Congress

As Congress returns to work, politics is high on the agenda

The Capitol in Washington D.C.
The Capitol in Washington D.C. McClatchy

Congress returned Monday for a two-week session with a schedule that’s short on substantive action and long on political theater ahead of November’s midterm elections.

Rather than go out in a blaze of legislative accomplishment before the Nov. 4 elections, members of the House of Representatives and the Senate appear satisfied with doing the bare minimum required before returning to their districts to campaign.

Keeping the federal government operating beyond Sept. 30, extending or shutting an agency that helps U.S. businesses sell their products overseas and whether to formally weigh in on the recent violent activities of the Islamic State top the agenda.

After that, the Democratic-controlled Senate and the Republican-run House will conduct a series of votes and debates designed more to appeal to each party’s political base than to become law.

For example, the Senate was scheduled to vote Monday on a Democratic-sponsored measure to consider a constitutional amendment to the nation’s campaign finance laws, a nonstarter among Republicans.

House Republicans are slated to fold their previously passed jobs measures into one bill and put it up to a vote during the two-week session. House Majority Leader Kevin McCarthy of California told fellow Republicans last week, speaking of the Senate majority leader, that the vote is designed “to remind Harry Reid of our positive solutions and foster job creation.”

“Do a quick kick and get out of town,” said Robert Bixby, the executive director of the Concord Coalition, a nonpartisan government-watchdog group. “This has kind of become the new regular order. It’s not a good thing, but it’s better than a shutdown.”

As early as this week, lawmakers will vote on a short-term continuing resolution to fund the government past the Sept. 30 end of the fiscal year and avoid a repeat of last October’s 16-day partial government shutdown.

The measure once again signifies the failure of Democrats and Republicans in the two chambers to reach consensus on serious budgetary issues and punts the responsibility of passing a budget into the hands of a post-election lame-duck Congress – or even a new Congress in 2015.

Though the resolution is expected to pass, there might be some problems along the way. One of them could be the federal Export-Import Bank, which would run out of funding if Congress fails to reauthorize it by Sept. 30.

The bank is the bane of conservatives, who consider it a testament to “crony capitalism” and a heavy-handed institution that picks business winners and losers.

There’s bipartisan support for the bank among Democratic and Republican leaders, though they disagree on the length of the reauthorization.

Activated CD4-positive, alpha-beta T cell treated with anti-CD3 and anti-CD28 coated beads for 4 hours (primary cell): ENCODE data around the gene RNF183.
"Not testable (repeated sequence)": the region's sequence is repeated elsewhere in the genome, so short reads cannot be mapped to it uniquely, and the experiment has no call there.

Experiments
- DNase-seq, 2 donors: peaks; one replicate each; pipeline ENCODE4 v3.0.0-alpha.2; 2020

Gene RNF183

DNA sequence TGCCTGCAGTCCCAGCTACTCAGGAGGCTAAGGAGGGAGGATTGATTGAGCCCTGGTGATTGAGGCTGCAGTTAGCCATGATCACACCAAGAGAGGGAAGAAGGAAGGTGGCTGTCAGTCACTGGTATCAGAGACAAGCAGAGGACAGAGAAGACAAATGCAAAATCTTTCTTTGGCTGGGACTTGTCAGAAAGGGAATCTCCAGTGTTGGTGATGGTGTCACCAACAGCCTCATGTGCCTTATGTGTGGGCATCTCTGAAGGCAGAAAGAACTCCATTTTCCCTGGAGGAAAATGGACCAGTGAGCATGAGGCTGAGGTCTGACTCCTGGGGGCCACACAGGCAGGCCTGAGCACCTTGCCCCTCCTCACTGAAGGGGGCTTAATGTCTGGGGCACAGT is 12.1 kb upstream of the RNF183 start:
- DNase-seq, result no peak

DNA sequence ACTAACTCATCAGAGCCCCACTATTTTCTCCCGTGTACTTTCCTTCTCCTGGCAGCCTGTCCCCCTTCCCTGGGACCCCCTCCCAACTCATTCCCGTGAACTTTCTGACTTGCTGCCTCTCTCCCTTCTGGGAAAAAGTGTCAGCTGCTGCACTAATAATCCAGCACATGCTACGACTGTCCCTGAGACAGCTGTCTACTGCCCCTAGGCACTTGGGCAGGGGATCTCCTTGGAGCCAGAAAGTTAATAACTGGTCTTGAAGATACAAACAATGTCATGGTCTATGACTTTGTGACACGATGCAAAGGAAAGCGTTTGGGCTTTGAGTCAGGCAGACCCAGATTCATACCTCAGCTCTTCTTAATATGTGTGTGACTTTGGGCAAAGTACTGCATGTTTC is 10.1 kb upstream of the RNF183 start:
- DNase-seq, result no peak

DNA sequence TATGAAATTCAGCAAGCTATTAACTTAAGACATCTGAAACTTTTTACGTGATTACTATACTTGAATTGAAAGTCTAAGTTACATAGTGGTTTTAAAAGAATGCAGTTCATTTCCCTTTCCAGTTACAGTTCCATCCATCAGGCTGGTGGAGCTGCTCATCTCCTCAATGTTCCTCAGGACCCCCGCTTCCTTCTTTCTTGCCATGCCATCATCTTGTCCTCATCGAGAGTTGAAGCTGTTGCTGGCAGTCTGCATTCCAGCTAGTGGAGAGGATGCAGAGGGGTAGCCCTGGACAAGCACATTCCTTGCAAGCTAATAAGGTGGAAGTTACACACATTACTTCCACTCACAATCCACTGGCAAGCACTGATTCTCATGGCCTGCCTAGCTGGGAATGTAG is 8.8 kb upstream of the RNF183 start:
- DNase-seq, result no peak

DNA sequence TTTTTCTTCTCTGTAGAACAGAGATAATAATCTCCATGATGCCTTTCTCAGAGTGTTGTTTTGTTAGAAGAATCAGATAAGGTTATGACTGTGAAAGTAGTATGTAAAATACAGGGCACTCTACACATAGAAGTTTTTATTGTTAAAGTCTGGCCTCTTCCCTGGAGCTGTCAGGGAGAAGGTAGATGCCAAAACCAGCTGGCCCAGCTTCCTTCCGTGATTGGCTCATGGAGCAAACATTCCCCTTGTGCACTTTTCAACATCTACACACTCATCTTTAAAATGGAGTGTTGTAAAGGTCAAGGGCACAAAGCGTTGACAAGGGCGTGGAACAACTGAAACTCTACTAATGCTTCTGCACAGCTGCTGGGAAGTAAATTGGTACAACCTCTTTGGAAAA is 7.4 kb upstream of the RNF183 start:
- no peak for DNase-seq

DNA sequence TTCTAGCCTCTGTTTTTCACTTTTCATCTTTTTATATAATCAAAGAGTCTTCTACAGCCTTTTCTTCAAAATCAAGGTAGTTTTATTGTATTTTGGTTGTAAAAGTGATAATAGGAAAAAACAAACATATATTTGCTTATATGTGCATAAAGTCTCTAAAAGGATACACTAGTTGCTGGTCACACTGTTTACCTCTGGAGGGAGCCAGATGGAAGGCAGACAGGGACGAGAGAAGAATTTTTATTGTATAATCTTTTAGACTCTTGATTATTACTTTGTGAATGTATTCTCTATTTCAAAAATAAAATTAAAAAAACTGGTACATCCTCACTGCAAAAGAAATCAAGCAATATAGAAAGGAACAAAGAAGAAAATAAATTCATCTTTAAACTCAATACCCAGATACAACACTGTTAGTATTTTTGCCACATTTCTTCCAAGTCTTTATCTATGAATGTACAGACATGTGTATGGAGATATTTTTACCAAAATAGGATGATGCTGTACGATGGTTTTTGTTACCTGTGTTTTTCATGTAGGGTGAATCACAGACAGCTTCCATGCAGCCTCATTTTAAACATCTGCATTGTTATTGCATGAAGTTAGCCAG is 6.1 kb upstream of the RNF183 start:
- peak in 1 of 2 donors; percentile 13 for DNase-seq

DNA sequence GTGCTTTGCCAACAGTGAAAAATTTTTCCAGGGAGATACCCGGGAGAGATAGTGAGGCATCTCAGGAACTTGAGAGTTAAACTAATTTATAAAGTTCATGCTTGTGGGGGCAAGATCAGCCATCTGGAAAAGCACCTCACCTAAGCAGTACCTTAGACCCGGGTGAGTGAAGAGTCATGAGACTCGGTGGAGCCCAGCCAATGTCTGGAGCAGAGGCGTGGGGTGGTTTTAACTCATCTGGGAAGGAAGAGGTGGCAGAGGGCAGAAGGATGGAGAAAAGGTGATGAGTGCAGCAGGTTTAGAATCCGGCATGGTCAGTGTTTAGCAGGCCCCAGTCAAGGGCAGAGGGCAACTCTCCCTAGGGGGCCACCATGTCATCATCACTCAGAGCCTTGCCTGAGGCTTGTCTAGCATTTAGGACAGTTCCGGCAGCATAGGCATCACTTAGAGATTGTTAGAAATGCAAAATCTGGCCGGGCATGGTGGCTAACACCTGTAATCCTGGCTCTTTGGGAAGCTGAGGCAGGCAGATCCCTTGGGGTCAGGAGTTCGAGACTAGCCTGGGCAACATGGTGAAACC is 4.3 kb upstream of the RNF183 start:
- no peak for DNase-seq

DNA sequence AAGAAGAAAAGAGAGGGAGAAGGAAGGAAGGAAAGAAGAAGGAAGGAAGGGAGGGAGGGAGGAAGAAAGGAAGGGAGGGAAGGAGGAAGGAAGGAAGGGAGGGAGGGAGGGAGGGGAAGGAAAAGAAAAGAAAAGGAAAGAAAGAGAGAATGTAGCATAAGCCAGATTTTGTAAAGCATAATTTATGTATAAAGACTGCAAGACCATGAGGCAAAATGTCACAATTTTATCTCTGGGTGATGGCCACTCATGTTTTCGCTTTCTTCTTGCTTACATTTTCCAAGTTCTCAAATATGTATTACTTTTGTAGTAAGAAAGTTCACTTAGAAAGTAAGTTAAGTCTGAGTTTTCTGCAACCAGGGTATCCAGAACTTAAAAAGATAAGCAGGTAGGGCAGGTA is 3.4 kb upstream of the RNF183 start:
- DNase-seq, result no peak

Republican leaders prefer a short-term renewal, figuring that would be most palatable to tea party and more conservative lawmakers. Democrats support a seven-year reauthorization.

Debate over the fate of the bank might slow the glide path to passage of a budget bill as conservative groups pressure like-minded lawmakers to block reauthorization.

Heritage Action, the political arm of the conservative Heritage Foundation, announced its opposition Monday to reauthorizing the bank and warned that it would include the issue as a key vote on its legislative scorecard.

With House members and senators assembled in Washington for the first time since late July, both chambers are expected to discuss the deteriorating situation in the Middle East and the deadly rise of the Islamic State.

But it’s unclear whether lawmakers will do anything more than talk and hold hearings such as the Sept. 16 House Foreign Affairs Committee session on the Islamic State, in which Secretary of State John Kerry is scheduled to testify.

Rep. Frank Wolf, R-Va., announced his intention to introduce legislation that would authorize the use of military force against international terrorist groups, including the Islamic State. Sen. Bill Nelson, D-Fla., said he’d introduce a bill that would give President Barack Obama clear authority to order airstrikes against the Islamic State in Syria.

Barring anything from Tuesday’s meeting between Obama and congressional leaders on the Islamic State, it’s doubtful that either chamber will take up the measures soon.

McCarthy, in his memo to House Republicans, made no mention of action on Wolf’s proposal, and Senate Democratic aides cast doubt Monday on whether the Senate will act on Nelson’s measure before November’s elections.

Even if it fails to do anything specific regarding the Islamic State, Congress is accomplishing something simply by talking about it, according to Anthony Cordesman, a former senior Defense Department official who’s with the Center for Strategic and International Studies.

“If members of Congress send a positive signal that they approve a use of force within reasonable limits against the Islamic State, that’s a very useful signal even if there is no vote or a bill,” Cordesman said. “The more of those voices that make it clear that they don’t support the president’s program in detail but support a U.S. commitment in dealing with the Islamic State, the easier it will be for the president to act in search of support from Europe, Arab states.”

A vigorous discussion from Capitol Hill can help counteract the notion that the United States is “too war-weary to act; the president doesn’t have the support he needs to act decisively; the shock of Iraq and Afghanistan is paralyzing U.S. action,” Cordesman said.

“The more U.S. messages that counter that set of attitudes within the U.S. and overseas, the better,” he added.

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